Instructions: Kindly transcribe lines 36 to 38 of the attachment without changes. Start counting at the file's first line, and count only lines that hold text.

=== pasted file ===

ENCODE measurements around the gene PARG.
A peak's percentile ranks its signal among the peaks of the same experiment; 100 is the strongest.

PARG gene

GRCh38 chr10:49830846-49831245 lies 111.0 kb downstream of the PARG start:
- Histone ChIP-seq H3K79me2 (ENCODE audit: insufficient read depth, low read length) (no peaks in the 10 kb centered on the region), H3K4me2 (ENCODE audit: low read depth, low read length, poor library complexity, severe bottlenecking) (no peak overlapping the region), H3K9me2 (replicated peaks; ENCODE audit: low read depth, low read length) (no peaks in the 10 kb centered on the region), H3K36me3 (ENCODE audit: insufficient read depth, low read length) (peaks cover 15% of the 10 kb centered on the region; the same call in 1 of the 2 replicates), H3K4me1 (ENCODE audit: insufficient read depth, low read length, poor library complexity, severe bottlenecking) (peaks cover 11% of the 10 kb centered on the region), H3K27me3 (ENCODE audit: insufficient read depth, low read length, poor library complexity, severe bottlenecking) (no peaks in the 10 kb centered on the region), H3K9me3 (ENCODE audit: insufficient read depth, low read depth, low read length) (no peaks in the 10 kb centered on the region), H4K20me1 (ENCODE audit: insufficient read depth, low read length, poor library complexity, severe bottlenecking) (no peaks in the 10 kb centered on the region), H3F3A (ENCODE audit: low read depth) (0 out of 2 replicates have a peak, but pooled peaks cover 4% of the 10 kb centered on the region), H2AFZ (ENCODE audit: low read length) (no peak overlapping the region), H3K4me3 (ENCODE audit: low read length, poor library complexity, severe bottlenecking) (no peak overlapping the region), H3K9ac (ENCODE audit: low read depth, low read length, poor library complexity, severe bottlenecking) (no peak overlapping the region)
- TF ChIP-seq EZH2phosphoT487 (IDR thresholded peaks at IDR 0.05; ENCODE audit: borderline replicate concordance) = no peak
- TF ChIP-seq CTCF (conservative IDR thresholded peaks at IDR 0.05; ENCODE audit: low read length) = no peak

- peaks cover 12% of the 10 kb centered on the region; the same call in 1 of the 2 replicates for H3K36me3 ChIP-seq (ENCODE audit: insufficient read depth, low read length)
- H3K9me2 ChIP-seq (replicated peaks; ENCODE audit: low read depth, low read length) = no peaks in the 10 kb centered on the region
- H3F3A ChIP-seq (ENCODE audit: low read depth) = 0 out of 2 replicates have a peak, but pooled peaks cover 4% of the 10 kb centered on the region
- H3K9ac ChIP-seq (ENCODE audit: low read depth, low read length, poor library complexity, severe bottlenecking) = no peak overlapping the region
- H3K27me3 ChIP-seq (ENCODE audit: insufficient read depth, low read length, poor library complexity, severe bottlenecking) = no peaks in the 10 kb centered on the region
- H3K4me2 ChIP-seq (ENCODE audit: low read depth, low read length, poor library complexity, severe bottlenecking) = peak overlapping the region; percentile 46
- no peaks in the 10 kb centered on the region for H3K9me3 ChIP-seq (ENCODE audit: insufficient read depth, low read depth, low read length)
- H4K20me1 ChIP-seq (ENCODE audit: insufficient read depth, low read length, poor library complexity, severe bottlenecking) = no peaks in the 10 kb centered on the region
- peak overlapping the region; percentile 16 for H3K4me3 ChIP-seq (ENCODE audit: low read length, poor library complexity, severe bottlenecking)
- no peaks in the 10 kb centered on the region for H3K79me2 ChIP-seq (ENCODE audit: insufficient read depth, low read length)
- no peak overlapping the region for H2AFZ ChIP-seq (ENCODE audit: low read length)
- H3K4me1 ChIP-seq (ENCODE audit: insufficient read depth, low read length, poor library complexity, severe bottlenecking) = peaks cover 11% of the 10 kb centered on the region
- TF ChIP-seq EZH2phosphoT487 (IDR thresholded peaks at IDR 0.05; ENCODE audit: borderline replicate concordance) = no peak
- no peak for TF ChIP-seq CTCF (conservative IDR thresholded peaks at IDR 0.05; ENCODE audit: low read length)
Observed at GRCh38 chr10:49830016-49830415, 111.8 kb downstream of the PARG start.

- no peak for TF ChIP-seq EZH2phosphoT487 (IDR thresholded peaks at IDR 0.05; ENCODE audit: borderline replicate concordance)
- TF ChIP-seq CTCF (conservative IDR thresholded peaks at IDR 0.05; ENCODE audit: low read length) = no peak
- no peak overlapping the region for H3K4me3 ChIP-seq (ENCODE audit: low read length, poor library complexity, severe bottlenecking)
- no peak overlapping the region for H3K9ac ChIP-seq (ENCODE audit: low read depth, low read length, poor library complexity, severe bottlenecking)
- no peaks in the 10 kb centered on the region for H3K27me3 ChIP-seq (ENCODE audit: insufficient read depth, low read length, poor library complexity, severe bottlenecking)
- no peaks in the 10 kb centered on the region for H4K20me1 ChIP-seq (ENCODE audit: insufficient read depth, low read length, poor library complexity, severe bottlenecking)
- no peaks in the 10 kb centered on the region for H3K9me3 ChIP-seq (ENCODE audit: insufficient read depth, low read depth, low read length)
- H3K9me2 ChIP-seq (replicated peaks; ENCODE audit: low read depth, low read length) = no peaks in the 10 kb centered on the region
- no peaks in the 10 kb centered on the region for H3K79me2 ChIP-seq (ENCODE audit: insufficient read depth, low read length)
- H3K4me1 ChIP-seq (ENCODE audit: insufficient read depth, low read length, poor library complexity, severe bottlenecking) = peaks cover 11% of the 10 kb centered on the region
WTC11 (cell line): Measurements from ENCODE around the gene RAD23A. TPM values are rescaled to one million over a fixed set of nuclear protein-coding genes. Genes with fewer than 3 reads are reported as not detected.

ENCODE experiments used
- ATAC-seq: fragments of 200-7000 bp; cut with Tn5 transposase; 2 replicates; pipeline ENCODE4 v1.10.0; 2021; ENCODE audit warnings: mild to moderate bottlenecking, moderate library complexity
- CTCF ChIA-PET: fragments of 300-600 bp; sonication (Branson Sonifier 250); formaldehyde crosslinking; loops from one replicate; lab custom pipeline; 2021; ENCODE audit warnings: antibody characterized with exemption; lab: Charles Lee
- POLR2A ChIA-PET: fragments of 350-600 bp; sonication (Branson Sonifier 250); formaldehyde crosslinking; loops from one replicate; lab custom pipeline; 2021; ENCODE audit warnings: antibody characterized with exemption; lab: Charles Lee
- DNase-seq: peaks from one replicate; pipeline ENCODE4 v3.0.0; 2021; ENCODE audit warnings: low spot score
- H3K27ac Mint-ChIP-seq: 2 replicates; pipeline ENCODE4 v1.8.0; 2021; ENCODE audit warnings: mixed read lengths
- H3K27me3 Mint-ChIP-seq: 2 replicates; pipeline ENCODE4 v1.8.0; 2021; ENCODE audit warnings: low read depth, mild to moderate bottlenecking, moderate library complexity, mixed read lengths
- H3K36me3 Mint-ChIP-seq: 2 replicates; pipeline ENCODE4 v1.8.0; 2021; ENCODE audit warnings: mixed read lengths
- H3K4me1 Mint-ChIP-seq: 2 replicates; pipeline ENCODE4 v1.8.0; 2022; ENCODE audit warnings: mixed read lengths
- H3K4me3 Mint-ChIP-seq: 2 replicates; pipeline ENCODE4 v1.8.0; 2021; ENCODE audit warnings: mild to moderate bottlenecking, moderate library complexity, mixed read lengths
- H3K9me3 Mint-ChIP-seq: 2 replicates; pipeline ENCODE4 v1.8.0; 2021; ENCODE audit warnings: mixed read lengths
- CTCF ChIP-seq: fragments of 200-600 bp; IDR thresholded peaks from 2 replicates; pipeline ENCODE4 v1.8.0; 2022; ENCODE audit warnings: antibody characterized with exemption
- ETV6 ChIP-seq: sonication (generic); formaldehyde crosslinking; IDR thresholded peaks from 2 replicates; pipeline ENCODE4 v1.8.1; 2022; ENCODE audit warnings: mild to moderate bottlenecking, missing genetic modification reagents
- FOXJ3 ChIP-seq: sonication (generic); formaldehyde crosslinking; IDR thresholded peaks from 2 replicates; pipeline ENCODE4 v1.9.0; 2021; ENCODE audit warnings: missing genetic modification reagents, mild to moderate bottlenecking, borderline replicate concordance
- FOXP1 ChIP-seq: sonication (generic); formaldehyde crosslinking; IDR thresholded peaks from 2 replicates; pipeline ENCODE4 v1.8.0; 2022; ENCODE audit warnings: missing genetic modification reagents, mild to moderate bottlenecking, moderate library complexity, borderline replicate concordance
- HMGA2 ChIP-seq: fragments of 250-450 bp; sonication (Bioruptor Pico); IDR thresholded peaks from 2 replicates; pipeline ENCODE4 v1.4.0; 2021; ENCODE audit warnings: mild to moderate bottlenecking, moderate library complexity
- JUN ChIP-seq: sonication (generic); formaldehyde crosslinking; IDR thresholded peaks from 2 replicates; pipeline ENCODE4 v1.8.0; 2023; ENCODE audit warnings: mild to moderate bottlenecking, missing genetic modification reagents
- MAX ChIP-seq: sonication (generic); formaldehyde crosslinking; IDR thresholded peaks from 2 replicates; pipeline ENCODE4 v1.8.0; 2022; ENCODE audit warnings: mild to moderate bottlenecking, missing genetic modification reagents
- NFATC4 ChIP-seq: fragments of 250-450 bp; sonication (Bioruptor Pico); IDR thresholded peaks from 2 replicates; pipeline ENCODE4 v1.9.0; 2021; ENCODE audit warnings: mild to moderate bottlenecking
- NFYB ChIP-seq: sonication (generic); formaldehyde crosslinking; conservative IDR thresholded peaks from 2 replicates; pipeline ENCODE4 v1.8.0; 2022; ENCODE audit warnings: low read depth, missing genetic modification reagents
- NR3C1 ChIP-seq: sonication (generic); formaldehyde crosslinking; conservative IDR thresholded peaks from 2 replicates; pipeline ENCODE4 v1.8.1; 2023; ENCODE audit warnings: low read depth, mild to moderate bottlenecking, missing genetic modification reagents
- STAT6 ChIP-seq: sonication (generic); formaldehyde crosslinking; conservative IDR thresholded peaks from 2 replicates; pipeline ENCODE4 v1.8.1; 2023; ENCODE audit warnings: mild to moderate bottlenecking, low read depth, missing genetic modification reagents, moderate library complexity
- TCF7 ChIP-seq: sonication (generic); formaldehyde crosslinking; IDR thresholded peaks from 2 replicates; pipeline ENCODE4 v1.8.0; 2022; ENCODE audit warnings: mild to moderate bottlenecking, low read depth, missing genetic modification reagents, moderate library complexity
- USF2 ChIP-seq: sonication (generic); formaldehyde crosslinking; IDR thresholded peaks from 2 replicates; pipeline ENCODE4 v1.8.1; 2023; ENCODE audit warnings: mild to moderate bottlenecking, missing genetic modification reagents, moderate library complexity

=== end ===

- CTCF ChIA-PET: fragments of 300-600 bp; sonication (Branson Sonifier 250); formaldehyde crosslinking; loops from one replicate; lab custom pipeline; 2021; ENCODE audit warnings: antibody characterized with exemption; lab: Charles Lee
- POLR2A ChIA-PET: fragments of 350-600 bp; sonication (Branson Sonifier 250); formaldehyde crosslinking; loops from one replicate; lab custom pipeline; 2021; ENCODE audit warnings: antibody characterized with exemption; lab: Charles Lee
- DNase-seq: peaks from one replicate; pipeline ENCODE4 v3.0.0; 2021; ENCODE audit warnings: low spot score